Photo session with a jumper

IMG_5050This weekend, I did not have much time to go out and shoot, so I got my photography in by taking some shots of a Phidippus johnsoni female we are keeping in the apartment. In some of these shots, I was trying to mix hard and soft light to show the hairs of teh spider more clearly, but with the activity of the spider, it became a bit of a free-for-all regarding lighting.

Update: I am not sure if this is Phidippus johnsoni. It may well be P. borealis.


Here is the spider just before leaping. The extended forelegs are characteristic of an about-to-leap jumper.


This is the effect I was going for with the bare flash to the rear.


The colour of the chelicerae seems to depend hugely on the angle of light. Not surprising, as this seems to be an example of structural colouration.


Here they are with more direct lighting.


When not tearing around the tabletop studio, the jumper liked to hide in the dried leaves.



6 thoughts on “Photo session with a jumper

  1. Wonderful photos and nicely showing just how cute jumpers are! But Sean, are you sure she’s a Johnson jumper since I can’t see red on her abdomen? Or maybe it didn’t show well in your photos. Maybe she’s a darker morph?

    The funny thing I’ve noticed is that many very different species of fauna here are much darker than the normal I’ve seen in photos. I wondered if it isn’t adaptation to our darker gloomier are – that is, as compared to the same species when it occurs in a brighter sunnier area. Any opinion? Have you noticed this too?

    I was surprised to read that a Johnson jumper can be 1 cm in length! I’m used to the much smaller zebra jumpers. Good for you and Catherine keeping the spider in your house! 🙂 I don’t bother telling my son as he’s freaked about spiders but I like letting the little zebra jumpers I find inside stay, along with the cellar spiders (Pholcus sp) since both are beneficial and quite nicely mind their own business.

    • You know, I am not really that sure about the ID of this. We did find males of P. johnsoni very close to females that look like this in the summer, so I think it is correct, but I do not know. The other options would be P. purpuratus, or P. borealis. This individual does have some reddish on her abdomen, but it is faint.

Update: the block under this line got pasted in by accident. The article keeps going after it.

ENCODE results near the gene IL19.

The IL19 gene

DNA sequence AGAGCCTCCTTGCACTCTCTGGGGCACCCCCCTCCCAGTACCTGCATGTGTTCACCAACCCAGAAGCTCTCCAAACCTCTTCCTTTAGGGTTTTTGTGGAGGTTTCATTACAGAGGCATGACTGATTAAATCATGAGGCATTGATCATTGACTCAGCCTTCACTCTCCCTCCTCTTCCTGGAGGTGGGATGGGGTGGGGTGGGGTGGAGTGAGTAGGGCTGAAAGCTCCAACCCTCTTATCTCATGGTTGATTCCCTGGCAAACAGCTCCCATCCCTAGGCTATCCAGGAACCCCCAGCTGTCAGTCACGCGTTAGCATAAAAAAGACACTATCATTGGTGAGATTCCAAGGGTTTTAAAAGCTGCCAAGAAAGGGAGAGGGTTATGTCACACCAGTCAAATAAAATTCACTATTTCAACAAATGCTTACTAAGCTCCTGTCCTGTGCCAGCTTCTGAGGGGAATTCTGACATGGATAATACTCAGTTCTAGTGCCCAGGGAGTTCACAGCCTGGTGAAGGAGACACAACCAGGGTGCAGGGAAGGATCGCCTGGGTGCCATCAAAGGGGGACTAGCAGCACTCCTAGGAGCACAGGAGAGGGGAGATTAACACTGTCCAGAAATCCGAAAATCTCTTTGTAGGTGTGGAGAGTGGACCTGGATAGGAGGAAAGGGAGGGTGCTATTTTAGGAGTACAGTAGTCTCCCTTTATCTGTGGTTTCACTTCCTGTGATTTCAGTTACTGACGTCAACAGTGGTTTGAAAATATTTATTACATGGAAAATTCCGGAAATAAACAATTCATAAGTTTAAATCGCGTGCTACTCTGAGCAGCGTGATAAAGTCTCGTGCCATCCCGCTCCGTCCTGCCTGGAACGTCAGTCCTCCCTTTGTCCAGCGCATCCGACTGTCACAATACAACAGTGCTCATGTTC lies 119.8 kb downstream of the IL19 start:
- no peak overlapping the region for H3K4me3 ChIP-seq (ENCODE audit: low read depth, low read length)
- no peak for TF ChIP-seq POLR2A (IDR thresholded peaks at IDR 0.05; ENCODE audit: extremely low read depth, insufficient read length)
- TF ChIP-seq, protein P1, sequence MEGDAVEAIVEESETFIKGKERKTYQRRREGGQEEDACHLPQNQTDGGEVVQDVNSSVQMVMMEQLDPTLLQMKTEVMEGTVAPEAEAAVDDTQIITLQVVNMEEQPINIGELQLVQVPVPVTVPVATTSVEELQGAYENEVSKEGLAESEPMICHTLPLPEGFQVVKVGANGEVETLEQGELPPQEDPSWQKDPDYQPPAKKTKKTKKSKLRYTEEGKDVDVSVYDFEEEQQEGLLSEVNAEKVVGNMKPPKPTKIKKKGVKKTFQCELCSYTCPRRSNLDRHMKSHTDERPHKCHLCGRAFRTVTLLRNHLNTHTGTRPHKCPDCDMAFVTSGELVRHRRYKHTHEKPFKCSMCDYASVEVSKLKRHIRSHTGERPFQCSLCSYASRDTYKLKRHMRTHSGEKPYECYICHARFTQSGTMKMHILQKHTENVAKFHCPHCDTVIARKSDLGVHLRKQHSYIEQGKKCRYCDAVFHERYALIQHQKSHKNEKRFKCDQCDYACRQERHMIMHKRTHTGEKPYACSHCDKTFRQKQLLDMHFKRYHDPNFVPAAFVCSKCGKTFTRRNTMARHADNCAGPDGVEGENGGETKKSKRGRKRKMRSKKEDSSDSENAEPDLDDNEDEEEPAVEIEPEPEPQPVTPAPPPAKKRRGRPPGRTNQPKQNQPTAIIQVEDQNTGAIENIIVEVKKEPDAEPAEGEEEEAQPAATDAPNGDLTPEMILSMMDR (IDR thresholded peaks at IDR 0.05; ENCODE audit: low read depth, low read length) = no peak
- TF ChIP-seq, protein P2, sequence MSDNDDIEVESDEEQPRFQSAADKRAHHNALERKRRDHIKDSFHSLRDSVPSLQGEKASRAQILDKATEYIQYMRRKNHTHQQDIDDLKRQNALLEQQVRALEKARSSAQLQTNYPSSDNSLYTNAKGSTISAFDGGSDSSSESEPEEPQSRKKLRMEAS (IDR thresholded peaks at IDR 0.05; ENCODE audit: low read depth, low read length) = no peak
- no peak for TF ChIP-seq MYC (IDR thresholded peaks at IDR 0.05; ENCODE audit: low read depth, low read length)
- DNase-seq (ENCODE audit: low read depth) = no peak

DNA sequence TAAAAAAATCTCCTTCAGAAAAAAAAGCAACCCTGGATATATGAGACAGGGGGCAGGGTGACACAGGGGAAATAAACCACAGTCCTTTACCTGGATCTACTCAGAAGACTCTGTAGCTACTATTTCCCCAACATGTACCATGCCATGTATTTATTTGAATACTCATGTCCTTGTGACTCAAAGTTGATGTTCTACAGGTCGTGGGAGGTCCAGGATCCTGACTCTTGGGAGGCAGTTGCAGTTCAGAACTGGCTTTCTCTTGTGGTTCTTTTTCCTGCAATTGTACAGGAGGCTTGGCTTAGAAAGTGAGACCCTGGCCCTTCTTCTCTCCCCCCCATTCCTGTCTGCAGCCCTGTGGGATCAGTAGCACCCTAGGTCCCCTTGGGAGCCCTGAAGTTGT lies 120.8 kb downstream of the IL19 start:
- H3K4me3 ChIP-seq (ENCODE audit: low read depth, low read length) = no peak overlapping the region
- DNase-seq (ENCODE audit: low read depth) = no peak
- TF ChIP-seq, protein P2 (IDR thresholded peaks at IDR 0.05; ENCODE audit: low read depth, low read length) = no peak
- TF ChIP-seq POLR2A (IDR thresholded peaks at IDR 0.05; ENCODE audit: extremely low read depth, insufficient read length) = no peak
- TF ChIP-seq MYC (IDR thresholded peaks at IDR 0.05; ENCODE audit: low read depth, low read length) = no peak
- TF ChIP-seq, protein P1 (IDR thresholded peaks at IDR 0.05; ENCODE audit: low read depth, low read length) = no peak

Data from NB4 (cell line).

• Hard to figure out exactly what some species of arthropods are, isn’t it? But it doesn’t really matter. What matters is the beautiful photos you shared with us. I went to to look at the two other species you suggested. I went back and forth comparing images and was again struck by how good your photos are! Heck, I’d be happy to enlarge them, frame them simply (in order not to distract from photos themselves) and hang them as art. They really are quite lovely!

        One question, and I hope I’m not being a bother. How do you manage to identify the spiders and insects you find?? All I could say was it was a jumping spider. The only way I’ve been able to ID species is by time consuming searching – mostly through BugGuide – or posting the photo there and asking. There are many species of brown/grey geometrid moths I haven’t a clue about. And they seem to be the vast majority where I live.

        Are there any special skills or is it just training and experience? Thanks, Sean.

        • I suppose I have a certain knack for retaining ID’s of animals I have seen. I have some formal training in insect ID, which helps a lot, but mainly it is through muddling through ID’s using guides and keys. After that happens, and you have seen many members of a group, a gestalt ID of related species is possible.

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